Today I’m delighted to welcome Stuart Gibbon, who set up the Gib Consultancy in 2014, following a long career in the police force.

Hello and welcome, Stuart. First of all, it was very interesting to attend your presentation at one of the RNA workshops in July. Crime settings are quite popular with romance writers these days, as well as crime series in which the author develops a romantic interest between colleagues in the force. I shan’t ask how close to reality that is, but perhaps I could start by asking you to describe the remit of Gib Consultancy. In your talk you focused on advice to authors writing about crime, but I believe it’s a lot wider than that.

Very much so. My consultancy work stretches across the breadth of crime and community safety.

I deliver talks to community groups such as WIs, Probus and U3A on staying safe when indoors or out and about. These cover such aspects as home security, bogus callers and telephone ‘scams’, with the intention of reducing the chances of people becoming victims of crime. A number of the issues discussed tend to target older people who may be more susceptible to this type of crime so it’s really important that I can educate as many people as possible. I also spend time with vulnerable people, particularly those affected by dementia and their carers, who have additional challenges when it comes to staying safe.

I also work with the media as a policing expert. This may result in a TV or radio interview and occasionally a true crime documentary about a UK murder case.

For writers, I advise on anything police-related so that they can be confident their policing elements are accurate and authentic. The bulk of that work comes from crime writers but I’ve also helped writers of other genres, including romance and fantasy, who may wish to include a crime or police-related incident in their novel.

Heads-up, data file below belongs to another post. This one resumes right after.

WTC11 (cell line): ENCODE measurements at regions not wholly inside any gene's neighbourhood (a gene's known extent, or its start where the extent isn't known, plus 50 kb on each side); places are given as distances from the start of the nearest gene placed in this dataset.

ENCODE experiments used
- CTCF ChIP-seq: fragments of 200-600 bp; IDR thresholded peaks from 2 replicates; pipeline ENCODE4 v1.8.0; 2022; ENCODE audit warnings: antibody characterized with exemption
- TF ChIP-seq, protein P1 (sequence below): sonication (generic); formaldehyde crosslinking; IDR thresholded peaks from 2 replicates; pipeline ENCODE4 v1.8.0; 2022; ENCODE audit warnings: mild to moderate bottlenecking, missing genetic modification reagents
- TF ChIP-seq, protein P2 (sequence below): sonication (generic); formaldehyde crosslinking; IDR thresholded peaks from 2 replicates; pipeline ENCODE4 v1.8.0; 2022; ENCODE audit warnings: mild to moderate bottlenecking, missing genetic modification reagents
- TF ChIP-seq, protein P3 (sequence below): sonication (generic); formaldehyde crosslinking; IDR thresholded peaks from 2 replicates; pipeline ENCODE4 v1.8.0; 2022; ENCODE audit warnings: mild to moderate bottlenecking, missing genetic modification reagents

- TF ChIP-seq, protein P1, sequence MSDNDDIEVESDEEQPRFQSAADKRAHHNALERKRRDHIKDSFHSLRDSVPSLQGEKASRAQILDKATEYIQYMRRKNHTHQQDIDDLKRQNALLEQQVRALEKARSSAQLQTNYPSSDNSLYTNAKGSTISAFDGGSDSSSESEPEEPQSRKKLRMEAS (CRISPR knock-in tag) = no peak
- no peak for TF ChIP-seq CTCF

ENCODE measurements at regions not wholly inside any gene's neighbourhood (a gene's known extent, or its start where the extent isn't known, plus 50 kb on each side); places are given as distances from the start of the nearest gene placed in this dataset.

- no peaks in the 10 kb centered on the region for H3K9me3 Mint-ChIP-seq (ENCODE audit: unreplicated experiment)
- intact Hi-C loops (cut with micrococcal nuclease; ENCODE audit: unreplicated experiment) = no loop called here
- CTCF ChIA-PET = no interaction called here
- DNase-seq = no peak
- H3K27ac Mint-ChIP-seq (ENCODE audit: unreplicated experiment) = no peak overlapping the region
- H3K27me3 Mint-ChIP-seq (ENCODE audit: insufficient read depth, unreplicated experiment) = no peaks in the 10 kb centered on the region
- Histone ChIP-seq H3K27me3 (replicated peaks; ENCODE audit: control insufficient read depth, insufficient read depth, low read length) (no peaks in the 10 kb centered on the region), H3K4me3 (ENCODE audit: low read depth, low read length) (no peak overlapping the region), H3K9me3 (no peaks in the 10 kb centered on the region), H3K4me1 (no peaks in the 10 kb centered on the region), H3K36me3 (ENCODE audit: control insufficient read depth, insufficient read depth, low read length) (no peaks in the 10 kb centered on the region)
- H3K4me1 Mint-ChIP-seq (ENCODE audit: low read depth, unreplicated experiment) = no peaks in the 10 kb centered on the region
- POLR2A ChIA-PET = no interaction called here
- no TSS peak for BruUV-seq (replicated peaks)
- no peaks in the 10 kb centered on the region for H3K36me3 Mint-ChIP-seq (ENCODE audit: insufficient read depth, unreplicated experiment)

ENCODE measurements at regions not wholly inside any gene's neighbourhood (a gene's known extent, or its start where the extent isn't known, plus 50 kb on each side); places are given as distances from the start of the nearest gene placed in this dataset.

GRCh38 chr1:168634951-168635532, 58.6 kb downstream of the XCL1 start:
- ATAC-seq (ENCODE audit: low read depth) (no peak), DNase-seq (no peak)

Crime fiction is said to be the bestselling genre and tops the most borrowed fiction books from public libraries in the UK. Why do you think that is?

I think people like to immerse themselves in another fictitious life, either to escape the realities of their own or to imagine that they are actually one of the characters, whether the detective trying to solve the case or perhaps even the killer! There is also a fascination with crime and the reasons why people commit it together with a desire to see and hear things which you know are likely to shock you. The increase in TV programmes and podcasts are a clear indication of the popularity of true crime and crime fiction as part of our everyday lives.

I guess crime is as old as civilisation. Which historical period do you consider the most interesting in terms of crime detection?

There are quite a few interesting historical periods in terms of crime detection but for me personally I would only go back about 30 years or so to the time when DNA began to emerge as a groundbreaking investigative tool for those tasked with detecting crime. We now hear of cases which took place decades ago being solved due to the advances in forensic science technology and the brilliance of experts. To quote forensic scientist Professor Angela Gallop, ‘Never before has forensic science played such a vital role in criminal justice’.

I notice you have registered an interest with the Crime Writers’ Association and offer a consultation service to authors who write true crime or crime fiction. Is there a difference in how you approach giving advice, and in the kind of advice you give, to a true crime writer as against a fiction writer?

There isn’t really much difference between advising true crime as opposed to crime fiction. It’s about getting the procedural aspects right and making sure that they are consistent for the period that the book is set in. The vast majority of the writers I work with are crime fiction and almost exclusively women.